When trauma goes untreated, it can impact all aspects of your life, manifesting as a variety of different symptoms.
Trauma impacts the physical body by decreasing a sense of trust and safety, which increases fear and worry. Common symptoms include a racing heart, hyper-vigilance, exaggerated startle response, sleep difficulties, headaches, increased stress, change in appetite, low energy, and sexual dysfunction. Research also links trauma with physical health problems.
Trauma is at the root of some of the most painful emotional symptoms, including anxiety, fearfulness, and phobias, as well as worry and panic attacks. Depression, hopelessness, excessive guilt, and shame are very common. Feeling trapped, powerless, and inadequate, as well as struggling to overcome grief are also commonly symptoms of trauma.
Trauma plays a major role in shaping your belief system and typically underlies negative thinking patterns. It’s not uncommon to also experience difficulties with concentration, memory, decision making, and being easily distracted.
Spirituality is a core component of human nature, which shapes and informs our sense of meaning, purpose, hope, and faith. It is a foundation, guide, and motivation for morality, personal growth, and service to others. Most people, whether they believe in a deity or not, believe that to be fully human involves more than simply the physical dimensions of existence.
Traumatic events are usually sudden, unexpected, and very frightening. They can cause us to feel unsafe, out of control, isolated, “damaged”, or “dirty”, and/or to lose trust in other people. It’s not surprising that traumatic events may also cause us to question the fundamental beliefs and assumptions that are connected to our deepest sense of meaning and purpose in life – to our spirituality.
Common spiritual symptoms of trauma include:
- Altered worldview – Your view of God, who you are in relationship to God, and how the world works, can change after exposure to a traumatic event. For example, trauma may cause you to question assumptions about the world – such as “bad things don’t happen to good people” – that you weren’t even fully aware that you held.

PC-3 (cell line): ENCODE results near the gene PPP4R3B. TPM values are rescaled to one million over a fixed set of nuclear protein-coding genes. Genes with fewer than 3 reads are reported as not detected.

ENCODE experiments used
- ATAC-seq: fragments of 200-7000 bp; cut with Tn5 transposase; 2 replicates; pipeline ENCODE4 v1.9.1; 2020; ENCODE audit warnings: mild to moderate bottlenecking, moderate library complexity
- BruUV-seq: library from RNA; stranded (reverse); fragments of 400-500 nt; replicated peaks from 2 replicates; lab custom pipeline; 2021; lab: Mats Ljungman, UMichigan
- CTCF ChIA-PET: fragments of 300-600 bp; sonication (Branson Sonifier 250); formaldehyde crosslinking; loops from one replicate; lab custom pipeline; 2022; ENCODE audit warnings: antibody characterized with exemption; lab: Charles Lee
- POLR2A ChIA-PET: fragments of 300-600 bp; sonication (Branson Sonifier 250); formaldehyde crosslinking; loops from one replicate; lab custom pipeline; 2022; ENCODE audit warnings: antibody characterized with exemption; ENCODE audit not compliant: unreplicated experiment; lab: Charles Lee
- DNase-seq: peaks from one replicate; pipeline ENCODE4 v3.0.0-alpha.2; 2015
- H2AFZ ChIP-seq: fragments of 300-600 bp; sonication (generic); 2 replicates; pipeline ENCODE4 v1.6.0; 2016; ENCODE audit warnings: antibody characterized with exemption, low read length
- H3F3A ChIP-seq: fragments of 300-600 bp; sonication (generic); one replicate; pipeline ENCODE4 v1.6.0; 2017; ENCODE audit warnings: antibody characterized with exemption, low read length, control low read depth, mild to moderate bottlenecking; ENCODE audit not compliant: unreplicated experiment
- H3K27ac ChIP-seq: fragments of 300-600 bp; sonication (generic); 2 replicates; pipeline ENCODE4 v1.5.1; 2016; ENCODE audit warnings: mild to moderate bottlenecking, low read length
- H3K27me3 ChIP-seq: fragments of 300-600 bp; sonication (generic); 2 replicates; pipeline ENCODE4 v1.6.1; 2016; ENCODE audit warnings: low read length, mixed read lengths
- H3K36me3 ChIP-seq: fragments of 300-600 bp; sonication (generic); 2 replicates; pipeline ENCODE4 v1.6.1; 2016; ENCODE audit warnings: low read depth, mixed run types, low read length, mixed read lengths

- Troubling existential questions – Traumatic events can cause you to struggle with questions and issues related to suffering, evil, forgiveness, fairness, hope, justice, purpose, and divine order.
- A loss of a sense of meaning and coherence in life – Traumatic events often raise personal questions related to what life is all about and what’s really important to you. It’s not uncommon to doubt your deepest beliefs, feel empty, and/or feel that life has lost its meaning and coherence.
- A sense of discouragement and loss of hope – This can express itself through feelings of depression, painful questioning, and/or cynicism.
- Alienation and a loss of a sense of connection – You can feel isolated, or have a sense of being cut off from the connection you feel to the source of your deepest sense of meaning and purpose (whether that be God, nature, a life-force, or other people).
Due to the uncomfortable symptoms that trauma creates, there can be a powerful attraction to mask these symptoms through addictive and compulsive behaviours with alcohol, drugs, food, sex, gambling, for example.
Trauma often occurs within the context of relationships (eg, abuse, rejection, humiliation, criticism, controlling behaviors) and these issues often get repeated, triggered, or played out in your intimate relationships. Common symptoms include arguments, conflict, and hostility; isolation and withdrawal; sexual problems, extreme fear of abandonment, and attempts to control others.
PTSD is an anxiety disorder that develops after a terrifying event in which physical harm occurred or was threatened. During the traumatic incident that caused the PTSD, the person experiences intense fear, a sense of helplessness, and horror. People suffering from PTSD typically startle easily, experience emotional numbing and loss of interest in activities they used to enjoy, and struggle with insomnia, flashbacks, and nightmares. PTSD often occurs with anxiety, depression and substance abuse, and has been linked to physical health problems.